have no loyalties to any era or movement over another, and enjoy Michelangelo's
Sistine Chapel with the same enthusiasm as Pollock's "drip" paintings. If I was to attempt to pin down a major influence on my psyche it would have to be Fantastic Realism,
also known as Surrealism. Surrealism for me has been my lifeblood for as long as I
can remember, and continues today to inspire me with the new generation of Fantastic Realists. Collage, a branch of this school has had an enormous impact on my process and overall use of composition, and has radically changed my tattoo style in the last few years. The obvious influences have been Japanese art and tattooing in general; all areas of Eastern art with a specific focus on Tibetan painting; Traditional Americana tattooing; and the onslaught of tattooers that are part of my generation, our predecessors, and the younger ones rising up to share the limelight.
Most of your imagery is spiritual or minds eye type of art versus cartoon
or graffiti styles. I'd call it psychedelic surrealism. What would you call it if you
had to classify it?
I rarely hear the term psychedelic and always hear the surrealist reference. Putting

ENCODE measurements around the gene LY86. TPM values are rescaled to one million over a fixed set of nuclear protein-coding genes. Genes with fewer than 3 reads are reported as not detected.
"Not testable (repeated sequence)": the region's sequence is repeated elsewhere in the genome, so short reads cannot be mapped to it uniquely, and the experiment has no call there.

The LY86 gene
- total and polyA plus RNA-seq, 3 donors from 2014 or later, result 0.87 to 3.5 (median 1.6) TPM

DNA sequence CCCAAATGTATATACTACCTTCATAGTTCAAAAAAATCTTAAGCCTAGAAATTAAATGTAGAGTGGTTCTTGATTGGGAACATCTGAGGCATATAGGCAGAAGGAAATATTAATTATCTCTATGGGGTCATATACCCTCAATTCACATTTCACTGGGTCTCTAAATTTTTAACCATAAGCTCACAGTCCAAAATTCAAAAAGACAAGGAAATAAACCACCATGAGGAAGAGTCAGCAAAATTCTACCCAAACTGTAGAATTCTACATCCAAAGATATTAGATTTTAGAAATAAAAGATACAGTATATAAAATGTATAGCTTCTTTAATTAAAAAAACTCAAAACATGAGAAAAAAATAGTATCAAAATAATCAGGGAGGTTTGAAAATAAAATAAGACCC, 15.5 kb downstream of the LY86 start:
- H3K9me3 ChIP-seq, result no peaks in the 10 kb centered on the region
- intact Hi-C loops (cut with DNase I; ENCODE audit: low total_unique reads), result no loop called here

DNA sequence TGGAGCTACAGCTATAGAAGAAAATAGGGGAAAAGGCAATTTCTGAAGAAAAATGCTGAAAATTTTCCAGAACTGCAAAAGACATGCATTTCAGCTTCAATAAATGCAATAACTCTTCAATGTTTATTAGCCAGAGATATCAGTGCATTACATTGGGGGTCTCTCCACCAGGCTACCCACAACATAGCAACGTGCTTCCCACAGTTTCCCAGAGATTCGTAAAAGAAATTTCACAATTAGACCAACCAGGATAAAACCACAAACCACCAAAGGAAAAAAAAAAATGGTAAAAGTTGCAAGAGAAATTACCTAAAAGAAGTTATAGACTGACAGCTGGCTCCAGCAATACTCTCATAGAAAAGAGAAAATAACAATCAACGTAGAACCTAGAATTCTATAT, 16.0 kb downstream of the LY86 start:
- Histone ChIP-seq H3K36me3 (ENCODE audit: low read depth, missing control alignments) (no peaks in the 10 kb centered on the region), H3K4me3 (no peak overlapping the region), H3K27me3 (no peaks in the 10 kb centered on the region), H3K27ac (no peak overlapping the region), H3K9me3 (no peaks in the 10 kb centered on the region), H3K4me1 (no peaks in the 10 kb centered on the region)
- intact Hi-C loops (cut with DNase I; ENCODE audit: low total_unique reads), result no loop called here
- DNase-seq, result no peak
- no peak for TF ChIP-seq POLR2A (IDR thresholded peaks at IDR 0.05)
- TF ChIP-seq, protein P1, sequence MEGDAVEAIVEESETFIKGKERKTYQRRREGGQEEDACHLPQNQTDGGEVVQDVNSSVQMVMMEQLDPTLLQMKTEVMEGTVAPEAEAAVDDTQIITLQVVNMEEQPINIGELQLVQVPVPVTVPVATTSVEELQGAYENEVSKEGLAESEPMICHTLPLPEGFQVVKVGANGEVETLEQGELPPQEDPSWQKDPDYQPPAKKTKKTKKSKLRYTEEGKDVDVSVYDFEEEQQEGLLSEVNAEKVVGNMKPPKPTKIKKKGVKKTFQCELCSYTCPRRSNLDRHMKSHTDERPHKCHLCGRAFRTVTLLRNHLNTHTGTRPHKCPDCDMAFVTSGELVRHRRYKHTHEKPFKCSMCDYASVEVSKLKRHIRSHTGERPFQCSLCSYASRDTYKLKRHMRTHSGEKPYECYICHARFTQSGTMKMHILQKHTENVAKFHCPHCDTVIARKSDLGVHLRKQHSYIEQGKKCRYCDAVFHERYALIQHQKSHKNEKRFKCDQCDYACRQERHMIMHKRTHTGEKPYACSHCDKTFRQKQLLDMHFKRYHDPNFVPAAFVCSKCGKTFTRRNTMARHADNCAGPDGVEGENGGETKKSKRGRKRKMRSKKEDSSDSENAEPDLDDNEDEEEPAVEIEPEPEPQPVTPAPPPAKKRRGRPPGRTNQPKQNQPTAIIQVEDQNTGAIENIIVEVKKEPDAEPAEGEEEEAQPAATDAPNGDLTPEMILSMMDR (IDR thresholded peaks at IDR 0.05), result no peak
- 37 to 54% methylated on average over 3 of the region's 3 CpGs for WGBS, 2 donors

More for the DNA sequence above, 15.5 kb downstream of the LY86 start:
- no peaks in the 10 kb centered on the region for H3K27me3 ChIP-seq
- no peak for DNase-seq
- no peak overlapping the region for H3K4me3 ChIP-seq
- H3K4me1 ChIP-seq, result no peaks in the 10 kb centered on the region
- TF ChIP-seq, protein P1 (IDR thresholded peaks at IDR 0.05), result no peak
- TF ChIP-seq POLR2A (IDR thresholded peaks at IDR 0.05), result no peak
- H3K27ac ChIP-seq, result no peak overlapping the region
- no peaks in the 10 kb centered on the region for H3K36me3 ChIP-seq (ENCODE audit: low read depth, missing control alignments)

the two together is a first for me. The psychedelic description is quite appropriate since that era of illustration is celebrated for its use of super bright over the top colors, and often fantastic use of subject matter. I would call it a multi-headed hybrid octopus with tentacles reaching out in countless directions assimilating everything in its ever-growing path. The spiritual, minds eye card I entertain a lot in my work, gives the piece a mystical, otherworldly feel that satiates my fantastic disposition that I want my work to have.
One of your most recent large scale artistic accomplishments was painting a mural on the entire facade of Atlanta's landmark punk/alternative superstore Junkman's Daughter. Describe the hardships, steps, methods and joy of such an endeavor.
This was my second mural project to date. My first attempt was a considerably smaller
scale at Phoenix Market, executed in Athens, Ga. The Junkman's mural took fifteen days
of work in the sweltering summer heat. I roared through 190 cans of Krylon spray paint for
the whole wall. The Athens wall only took 60 cans to complete in comparison. The best
part about the whole thing was the twenty foot scissor lift we had to rent, so that I could
get up high and maneuver easily over the whole face of the facade. The worst part by far